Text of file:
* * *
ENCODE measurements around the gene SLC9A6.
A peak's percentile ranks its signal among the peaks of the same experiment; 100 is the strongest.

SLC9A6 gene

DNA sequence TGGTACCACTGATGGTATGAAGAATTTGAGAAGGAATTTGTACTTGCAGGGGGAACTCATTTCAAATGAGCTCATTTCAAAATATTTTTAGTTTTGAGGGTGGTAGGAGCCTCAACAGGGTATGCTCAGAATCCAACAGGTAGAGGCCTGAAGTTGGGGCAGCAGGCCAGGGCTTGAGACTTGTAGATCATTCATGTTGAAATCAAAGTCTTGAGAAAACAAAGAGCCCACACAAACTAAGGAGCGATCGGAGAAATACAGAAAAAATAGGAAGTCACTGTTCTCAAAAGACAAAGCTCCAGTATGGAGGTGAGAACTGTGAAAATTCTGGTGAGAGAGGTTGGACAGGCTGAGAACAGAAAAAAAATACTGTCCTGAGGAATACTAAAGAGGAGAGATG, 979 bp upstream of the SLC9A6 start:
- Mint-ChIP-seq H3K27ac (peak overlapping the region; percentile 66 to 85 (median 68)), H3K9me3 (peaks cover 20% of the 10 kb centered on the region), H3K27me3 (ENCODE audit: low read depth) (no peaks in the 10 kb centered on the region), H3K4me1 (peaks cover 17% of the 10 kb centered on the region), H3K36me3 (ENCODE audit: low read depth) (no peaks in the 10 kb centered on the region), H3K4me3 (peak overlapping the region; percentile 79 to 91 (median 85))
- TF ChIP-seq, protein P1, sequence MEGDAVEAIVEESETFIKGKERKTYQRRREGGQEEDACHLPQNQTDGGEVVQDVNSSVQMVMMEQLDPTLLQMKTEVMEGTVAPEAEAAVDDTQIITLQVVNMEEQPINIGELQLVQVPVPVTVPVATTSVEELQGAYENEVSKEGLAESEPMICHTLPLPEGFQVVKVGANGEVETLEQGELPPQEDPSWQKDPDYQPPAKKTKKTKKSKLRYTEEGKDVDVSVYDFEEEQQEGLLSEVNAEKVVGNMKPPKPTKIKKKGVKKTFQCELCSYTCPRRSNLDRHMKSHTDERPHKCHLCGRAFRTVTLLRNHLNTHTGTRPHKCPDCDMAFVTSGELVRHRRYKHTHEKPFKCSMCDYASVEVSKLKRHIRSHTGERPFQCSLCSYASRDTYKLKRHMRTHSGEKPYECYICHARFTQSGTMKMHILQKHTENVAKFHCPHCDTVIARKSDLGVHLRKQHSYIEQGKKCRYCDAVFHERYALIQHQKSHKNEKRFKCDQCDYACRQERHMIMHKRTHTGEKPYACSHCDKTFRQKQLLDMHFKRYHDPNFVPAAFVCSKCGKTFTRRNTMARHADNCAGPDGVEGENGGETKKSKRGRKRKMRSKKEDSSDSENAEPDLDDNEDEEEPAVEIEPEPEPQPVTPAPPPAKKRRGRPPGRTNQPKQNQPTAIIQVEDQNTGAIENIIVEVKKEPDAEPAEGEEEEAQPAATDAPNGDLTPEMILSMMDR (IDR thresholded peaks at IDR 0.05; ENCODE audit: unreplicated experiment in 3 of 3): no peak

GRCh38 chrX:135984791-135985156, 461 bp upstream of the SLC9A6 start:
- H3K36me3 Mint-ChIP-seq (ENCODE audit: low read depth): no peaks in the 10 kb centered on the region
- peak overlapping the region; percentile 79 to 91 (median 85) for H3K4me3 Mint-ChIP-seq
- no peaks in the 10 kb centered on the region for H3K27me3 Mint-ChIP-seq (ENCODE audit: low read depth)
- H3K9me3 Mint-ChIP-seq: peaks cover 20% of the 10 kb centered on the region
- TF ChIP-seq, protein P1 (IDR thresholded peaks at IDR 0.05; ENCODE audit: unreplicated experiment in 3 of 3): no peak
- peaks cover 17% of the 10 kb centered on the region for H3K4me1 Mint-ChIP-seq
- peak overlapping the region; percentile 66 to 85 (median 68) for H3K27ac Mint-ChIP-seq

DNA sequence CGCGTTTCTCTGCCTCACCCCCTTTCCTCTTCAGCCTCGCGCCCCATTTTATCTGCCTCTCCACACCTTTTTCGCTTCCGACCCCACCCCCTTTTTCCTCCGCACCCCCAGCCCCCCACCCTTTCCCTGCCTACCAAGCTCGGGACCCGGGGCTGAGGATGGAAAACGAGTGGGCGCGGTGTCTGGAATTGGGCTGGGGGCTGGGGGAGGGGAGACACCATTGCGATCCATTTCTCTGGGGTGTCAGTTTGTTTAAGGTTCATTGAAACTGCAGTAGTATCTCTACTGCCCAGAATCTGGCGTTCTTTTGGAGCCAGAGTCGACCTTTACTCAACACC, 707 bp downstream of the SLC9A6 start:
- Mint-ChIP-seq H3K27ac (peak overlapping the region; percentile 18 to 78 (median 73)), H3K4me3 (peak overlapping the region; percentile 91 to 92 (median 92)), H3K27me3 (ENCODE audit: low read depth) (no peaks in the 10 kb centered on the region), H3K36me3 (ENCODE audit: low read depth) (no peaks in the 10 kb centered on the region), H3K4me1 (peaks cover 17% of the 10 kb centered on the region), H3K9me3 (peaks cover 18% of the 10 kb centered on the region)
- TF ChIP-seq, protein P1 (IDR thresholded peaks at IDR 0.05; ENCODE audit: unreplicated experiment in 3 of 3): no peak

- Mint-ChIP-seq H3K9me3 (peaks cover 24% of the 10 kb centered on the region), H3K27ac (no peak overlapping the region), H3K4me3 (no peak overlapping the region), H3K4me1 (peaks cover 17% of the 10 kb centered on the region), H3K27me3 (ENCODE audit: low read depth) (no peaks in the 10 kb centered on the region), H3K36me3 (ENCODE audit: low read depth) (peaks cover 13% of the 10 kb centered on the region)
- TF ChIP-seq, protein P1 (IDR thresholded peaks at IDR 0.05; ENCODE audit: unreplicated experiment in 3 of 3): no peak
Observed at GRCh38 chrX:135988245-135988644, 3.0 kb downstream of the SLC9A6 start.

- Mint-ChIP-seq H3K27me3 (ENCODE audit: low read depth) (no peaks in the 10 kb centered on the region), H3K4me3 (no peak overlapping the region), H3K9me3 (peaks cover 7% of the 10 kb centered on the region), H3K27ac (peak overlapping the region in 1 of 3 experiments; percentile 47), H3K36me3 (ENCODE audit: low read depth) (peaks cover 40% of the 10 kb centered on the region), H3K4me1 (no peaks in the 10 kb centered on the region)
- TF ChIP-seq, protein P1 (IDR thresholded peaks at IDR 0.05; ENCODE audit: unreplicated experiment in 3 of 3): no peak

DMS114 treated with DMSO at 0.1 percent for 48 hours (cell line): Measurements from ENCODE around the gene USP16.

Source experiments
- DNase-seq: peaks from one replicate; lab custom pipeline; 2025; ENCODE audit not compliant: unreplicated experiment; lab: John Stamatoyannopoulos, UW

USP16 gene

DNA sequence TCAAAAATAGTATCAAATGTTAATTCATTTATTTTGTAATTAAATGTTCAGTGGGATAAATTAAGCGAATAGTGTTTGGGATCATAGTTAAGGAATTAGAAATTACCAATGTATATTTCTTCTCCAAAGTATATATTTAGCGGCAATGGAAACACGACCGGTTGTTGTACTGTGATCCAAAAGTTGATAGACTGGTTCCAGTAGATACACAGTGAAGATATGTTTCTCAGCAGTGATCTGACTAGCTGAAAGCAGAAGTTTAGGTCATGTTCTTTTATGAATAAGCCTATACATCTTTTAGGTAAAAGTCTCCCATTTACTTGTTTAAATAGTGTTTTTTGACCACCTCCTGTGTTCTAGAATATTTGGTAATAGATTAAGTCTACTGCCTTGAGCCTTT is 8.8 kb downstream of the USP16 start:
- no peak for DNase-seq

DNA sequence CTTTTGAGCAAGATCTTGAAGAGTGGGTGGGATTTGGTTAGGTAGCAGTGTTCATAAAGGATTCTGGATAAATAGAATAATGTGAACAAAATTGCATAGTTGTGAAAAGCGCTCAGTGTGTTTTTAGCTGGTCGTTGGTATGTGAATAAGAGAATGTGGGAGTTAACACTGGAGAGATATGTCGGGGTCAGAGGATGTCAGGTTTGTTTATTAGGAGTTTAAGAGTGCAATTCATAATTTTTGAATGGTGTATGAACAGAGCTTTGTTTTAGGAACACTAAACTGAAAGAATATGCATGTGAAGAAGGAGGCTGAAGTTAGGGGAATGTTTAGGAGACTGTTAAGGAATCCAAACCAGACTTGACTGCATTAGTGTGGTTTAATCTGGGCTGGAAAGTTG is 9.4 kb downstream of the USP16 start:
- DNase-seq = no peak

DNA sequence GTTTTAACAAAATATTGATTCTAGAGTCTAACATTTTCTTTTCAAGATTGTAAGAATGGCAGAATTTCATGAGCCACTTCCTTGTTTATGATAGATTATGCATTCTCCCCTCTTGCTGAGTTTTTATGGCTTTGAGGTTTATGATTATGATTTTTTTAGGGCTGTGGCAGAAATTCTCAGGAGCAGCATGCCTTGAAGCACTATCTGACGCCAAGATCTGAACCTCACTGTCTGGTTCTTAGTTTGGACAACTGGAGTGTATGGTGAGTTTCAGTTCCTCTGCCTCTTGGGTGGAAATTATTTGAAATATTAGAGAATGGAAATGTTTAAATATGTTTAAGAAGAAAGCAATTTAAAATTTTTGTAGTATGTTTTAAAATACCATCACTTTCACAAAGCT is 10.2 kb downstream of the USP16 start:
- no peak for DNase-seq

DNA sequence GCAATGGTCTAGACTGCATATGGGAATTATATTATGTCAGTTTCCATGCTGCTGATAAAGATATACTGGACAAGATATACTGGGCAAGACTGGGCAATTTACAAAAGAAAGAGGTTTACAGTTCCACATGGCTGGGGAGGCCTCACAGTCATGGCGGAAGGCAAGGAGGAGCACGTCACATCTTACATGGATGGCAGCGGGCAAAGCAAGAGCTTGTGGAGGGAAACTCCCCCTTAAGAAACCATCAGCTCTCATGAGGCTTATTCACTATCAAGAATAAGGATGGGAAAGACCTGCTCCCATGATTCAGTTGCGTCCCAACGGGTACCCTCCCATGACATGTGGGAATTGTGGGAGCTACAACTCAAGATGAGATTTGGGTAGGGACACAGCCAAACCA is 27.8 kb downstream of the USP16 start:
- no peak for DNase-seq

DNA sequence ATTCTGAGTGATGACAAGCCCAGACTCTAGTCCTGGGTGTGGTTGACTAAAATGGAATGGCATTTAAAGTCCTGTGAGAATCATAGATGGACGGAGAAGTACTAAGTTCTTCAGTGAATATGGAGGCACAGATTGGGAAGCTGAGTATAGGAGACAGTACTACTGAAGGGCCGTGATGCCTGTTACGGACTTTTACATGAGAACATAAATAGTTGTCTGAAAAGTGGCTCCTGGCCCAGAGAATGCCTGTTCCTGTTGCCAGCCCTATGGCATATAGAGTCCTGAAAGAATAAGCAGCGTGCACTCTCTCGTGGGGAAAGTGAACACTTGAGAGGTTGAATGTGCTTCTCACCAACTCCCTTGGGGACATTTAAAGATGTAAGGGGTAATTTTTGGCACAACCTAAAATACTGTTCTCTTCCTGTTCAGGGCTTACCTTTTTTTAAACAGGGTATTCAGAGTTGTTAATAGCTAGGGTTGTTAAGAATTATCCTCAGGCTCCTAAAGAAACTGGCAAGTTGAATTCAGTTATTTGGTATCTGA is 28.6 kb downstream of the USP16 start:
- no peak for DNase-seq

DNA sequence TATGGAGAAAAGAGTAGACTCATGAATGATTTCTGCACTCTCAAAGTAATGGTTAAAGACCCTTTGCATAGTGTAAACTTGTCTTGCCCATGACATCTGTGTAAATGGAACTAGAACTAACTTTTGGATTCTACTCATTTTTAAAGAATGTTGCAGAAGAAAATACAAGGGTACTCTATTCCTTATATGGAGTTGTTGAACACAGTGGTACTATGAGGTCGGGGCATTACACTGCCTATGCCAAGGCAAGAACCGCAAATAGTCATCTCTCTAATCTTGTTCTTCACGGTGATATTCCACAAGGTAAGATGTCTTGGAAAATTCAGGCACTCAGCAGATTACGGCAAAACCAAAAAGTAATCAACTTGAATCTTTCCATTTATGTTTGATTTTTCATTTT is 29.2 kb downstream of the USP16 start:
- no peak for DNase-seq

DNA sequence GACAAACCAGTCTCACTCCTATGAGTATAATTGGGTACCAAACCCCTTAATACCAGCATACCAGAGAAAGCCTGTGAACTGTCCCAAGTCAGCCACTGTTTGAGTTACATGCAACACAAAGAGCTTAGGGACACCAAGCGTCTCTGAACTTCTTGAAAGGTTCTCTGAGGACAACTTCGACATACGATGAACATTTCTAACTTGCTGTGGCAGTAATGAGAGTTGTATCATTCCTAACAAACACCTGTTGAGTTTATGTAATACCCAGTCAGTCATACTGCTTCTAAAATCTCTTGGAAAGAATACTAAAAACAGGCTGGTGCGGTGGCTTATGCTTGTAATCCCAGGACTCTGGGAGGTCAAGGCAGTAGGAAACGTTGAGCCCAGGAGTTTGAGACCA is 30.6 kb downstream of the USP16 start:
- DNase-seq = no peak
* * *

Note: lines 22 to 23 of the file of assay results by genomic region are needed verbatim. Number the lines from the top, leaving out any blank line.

- TF ChIP-seq, protein P1 (IDR thresholded peaks at IDR 0.05; ENCODE audit: unreplicated experiment in 3 of 3): no peak

DMS114 treated with DMSO at 0.1 percent for 48 hours (cell line): Measurements from ENCODE around the gene USP16.